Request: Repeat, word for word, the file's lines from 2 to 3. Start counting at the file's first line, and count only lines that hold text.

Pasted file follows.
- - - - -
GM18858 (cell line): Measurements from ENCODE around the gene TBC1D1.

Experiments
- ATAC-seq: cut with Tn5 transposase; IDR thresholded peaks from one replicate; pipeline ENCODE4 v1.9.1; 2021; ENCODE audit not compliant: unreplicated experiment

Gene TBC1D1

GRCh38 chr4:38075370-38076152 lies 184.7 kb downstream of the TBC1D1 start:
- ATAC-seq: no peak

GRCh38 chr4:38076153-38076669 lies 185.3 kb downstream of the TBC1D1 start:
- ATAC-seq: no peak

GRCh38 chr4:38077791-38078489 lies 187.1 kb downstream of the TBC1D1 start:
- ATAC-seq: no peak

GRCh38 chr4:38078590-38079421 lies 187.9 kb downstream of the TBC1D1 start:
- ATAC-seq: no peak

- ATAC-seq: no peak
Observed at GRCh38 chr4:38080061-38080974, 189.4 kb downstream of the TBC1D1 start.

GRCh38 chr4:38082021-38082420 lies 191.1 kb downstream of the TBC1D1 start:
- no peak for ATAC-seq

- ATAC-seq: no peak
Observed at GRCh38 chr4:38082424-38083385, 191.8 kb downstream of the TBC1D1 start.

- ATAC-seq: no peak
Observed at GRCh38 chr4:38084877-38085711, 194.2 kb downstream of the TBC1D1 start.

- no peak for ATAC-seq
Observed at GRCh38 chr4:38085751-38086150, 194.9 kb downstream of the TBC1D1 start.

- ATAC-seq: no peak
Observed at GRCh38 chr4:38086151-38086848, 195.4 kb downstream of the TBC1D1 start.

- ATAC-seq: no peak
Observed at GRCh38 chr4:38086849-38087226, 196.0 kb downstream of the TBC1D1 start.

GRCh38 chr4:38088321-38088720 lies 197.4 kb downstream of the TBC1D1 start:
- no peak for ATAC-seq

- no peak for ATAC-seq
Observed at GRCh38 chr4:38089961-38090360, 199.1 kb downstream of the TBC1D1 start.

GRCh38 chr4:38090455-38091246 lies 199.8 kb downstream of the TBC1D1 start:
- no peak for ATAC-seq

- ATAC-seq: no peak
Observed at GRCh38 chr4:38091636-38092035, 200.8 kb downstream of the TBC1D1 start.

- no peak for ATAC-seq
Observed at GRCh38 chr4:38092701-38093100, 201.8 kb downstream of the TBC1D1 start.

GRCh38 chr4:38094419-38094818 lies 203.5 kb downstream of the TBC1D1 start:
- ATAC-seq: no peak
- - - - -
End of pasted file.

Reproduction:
Experiments
- ATAC-seq: cut with Tn5 transposase; IDR thresholded peaks from one replicate; pipeline ENCODE4 v1.9.1; 2021; ENCODE audit not compliant: unreplicated experiment